The Mexican government announced on Saturday that it had dispersed a migrant caravan of at least 7,000 people, cutting the group’s journey short, which coincided with the Summit of the Americas in Los Angeles.
Mexico’s National Institute for Migration (INM) said in a statement that it dismantled the caravan after reaching an agreement with its organizers and transporting participants to INM offices in Chiapas state. The organization also assisted the migrants in obtaining a document that would allow them to remain lawfully in the country.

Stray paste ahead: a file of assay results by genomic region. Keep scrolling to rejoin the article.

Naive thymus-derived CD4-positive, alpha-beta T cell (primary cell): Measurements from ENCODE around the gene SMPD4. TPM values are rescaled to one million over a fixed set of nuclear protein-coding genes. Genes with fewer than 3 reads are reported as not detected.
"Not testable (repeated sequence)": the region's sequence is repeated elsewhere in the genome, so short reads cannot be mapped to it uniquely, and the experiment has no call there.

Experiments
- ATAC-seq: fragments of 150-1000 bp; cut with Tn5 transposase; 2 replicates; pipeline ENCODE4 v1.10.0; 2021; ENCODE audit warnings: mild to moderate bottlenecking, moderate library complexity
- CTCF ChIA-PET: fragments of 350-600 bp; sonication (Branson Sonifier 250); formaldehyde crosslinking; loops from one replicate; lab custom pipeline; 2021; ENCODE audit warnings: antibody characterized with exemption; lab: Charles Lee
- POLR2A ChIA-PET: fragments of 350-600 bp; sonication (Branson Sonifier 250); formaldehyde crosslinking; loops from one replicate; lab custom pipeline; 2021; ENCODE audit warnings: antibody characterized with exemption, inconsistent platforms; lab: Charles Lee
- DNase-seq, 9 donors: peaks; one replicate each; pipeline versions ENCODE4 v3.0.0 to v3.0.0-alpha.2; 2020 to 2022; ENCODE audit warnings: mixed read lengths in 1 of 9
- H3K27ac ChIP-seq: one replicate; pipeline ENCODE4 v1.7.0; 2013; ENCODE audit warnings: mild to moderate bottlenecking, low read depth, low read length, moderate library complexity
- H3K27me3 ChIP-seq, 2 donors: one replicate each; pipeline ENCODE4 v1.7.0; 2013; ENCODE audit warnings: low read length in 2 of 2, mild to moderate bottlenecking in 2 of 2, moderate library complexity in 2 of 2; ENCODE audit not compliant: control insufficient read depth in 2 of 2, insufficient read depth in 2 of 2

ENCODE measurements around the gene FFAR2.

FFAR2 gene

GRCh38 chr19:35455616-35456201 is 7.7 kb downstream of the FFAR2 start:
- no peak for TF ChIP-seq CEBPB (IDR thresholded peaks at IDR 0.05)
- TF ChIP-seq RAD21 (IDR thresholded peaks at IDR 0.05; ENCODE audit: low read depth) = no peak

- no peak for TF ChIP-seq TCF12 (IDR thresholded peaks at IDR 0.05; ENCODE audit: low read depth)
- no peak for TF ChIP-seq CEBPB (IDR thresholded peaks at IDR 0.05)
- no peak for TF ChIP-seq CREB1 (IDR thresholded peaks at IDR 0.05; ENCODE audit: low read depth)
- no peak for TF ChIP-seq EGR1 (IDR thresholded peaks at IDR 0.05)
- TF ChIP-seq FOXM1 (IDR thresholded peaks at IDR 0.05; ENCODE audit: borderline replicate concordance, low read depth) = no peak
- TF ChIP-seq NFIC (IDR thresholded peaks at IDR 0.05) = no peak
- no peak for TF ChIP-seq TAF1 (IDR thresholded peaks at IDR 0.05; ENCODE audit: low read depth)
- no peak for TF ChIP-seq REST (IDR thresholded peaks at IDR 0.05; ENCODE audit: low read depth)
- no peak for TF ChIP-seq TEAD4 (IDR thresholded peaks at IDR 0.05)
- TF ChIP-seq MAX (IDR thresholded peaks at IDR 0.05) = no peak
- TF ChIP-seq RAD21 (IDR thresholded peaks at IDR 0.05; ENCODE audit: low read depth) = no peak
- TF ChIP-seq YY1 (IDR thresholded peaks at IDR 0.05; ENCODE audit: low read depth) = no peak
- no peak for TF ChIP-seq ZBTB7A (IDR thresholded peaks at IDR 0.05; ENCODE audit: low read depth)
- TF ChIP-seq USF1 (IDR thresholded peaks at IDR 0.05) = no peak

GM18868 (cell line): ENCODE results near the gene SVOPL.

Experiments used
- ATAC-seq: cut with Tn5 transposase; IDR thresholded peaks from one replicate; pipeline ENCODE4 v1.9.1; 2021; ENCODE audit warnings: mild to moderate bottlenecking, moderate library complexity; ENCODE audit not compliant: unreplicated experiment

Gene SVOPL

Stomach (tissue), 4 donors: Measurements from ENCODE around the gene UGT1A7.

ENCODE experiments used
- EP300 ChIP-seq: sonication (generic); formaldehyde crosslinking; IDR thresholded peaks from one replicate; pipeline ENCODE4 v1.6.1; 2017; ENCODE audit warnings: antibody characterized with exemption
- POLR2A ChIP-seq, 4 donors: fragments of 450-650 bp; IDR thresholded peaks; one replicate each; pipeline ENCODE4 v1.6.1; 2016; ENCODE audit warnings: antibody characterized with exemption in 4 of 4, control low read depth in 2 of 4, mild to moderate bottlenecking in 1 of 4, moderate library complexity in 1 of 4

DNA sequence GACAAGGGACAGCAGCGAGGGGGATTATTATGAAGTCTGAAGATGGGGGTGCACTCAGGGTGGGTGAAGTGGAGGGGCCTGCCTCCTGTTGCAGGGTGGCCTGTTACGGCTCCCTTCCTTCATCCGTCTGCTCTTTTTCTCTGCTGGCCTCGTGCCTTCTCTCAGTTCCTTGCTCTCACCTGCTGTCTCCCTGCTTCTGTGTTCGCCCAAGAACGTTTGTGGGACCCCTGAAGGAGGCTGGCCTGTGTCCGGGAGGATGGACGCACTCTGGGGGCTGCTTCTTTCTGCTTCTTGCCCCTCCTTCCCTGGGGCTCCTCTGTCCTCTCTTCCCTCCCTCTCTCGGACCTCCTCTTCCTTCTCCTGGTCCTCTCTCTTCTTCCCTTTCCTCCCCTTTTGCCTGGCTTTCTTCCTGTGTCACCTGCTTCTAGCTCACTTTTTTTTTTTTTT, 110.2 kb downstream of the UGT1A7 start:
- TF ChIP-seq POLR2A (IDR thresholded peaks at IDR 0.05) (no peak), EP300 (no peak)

The caravan, which migration activists say might be the biggest in recent years in the region, left the southern border city of Tapachula on Monday. According to the report, it was made up of people from Central America, Venezuela, Haiti, and other nations.
The caravan’s disbandment comes on the heels of the Summit of the Americas, which was marred by conflict following the exclusion of key socialist Latin American countries. The summit was utilized by US President Joe Biden and other Western Region leaders to unveil a variety of migration initiatives backed by various nations around the hemisphere and Spain, vowing a more coordinated approach.